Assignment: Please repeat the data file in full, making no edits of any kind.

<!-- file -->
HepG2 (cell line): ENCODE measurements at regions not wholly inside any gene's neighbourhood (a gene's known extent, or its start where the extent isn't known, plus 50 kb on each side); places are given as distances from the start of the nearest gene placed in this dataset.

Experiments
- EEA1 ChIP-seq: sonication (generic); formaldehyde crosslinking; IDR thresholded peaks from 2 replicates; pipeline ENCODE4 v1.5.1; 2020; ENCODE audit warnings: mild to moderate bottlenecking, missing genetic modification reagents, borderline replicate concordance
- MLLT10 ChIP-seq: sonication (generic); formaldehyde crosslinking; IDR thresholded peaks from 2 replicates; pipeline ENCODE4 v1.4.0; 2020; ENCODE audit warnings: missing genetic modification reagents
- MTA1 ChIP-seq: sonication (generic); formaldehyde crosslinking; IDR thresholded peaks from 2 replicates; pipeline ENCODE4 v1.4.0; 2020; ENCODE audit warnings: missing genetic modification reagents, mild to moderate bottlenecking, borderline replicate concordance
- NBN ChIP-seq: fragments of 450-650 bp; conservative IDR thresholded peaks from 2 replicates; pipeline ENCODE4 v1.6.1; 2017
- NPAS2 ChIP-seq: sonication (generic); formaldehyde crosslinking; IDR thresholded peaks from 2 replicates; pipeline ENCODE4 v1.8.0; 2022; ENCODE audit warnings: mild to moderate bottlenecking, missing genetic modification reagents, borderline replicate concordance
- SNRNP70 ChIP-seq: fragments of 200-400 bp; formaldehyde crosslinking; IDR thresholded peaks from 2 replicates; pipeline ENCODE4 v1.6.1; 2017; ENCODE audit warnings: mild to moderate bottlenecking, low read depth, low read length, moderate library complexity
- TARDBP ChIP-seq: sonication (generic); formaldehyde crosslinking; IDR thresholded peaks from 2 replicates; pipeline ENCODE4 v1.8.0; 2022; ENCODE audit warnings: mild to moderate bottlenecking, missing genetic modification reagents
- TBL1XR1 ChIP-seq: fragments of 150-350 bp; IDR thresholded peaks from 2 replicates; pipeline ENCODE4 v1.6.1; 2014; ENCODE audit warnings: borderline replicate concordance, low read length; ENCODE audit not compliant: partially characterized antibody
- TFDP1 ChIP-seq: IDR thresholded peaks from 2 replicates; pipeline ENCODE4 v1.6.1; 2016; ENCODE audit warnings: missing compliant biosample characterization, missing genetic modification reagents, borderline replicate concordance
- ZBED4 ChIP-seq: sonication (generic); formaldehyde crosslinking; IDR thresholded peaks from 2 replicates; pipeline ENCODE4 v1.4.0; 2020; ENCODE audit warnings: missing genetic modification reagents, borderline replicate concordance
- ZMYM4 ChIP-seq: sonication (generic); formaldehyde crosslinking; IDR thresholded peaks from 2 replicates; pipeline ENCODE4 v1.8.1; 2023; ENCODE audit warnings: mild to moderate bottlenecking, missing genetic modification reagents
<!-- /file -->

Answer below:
HepG2 (cell line): ENCODE measurements at regions not wholly inside any gene's neighbourhood (a gene's known extent, or its start where the extent isn't known, plus 50 kb on each side); places are given as distances from the start of the nearest gene placed in this dataset.

Experiments
- EEA1 ChIP-seq: sonication (generic); formaldehyde crosslinking; IDR thresholded peaks from 2 replicates; pipeline ENCODE4 v1.5.1; 2020; ENCODE audit warnings: mild to moderate bottlenecking, missing genetic modification reagents, borderline replicate concordance
- MLLT10 ChIP-seq: sonication (generic); formaldehyde crosslinking; IDR thresholded peaks from 2 replicates; pipeline ENCODE4 v1.4.0; 2020; ENCODE audit warnings: missing genetic modification reagents
- MTA1 ChIP-seq: sonication (generic); formaldehyde crosslinking; IDR thresholded peaks from 2 replicates; pipeline ENCODE4 v1.4.0; 2020; ENCODE audit warnings: missing genetic modification reagents, mild to moderate bottlenecking, borderline replicate concordance
- NBN ChIP-seq: fragments of 450-650 bp; conservative IDR thresholded peaks from 2 replicates; pipeline ENCODE4 v1.6.1; 2017
- NPAS2 ChIP-seq: sonication (generic); formaldehyde crosslinking; IDR thresholded peaks from 2 replicates; pipeline ENCODE4 v1.8.0; 2022; ENCODE audit warnings: mild to moderate bottlenecking, missing genetic modification reagents, borderline replicate concordance
- SNRNP70 ChIP-seq: fragments of 200-400 bp; formaldehyde crosslinking; IDR thresholded peaks from 2 replicates; pipeline ENCODE4 v1.6.1; 2017; ENCODE audit warnings: mild to moderate bottlenecking, low read depth, low read length, moderate library complexity
- TARDBP ChIP-seq: sonication (generic); formaldehyde crosslinking; IDR thresholded peaks from 2 replicates; pipeline ENCODE4 v1.8.0; 2022; ENCODE audit warnings: mild to moderate bottlenecking, missing genetic modification reagents
- TBL1XR1 ChIP-seq: fragments of 150-350 bp; IDR thresholded peaks from 2 replicates; pipeline ENCODE4 v1.6.1; 2014; ENCODE audit warnings: borderline replicate concordance, low read length; ENCODE audit not compliant: partially characterized antibody
- TFDP1 ChIP-seq: IDR thresholded peaks from 2 replicates; pipeline ENCODE4 v1.6.1; 2016; ENCODE audit warnings: missing compliant biosample characterization, missing genetic modification reagents, borderline replicate concordance
- ZBED4 ChIP-seq: sonication (generic); formaldehyde crosslinking; IDR thresholded peaks from 2 replicates; pipeline ENCODE4 v1.4.0; 2020; ENCODE audit warnings: missing genetic modification reagents, borderline replicate concordance
- ZMYM4 ChIP-seq: sonication (generic); formaldehyde crosslinking; IDR thresholded peaks from 2 replicates; pipeline ENCODE4 v1.8.1; 2023; ENCODE audit warnings: mild to moderate bottlenecking, missing genetic modification reagents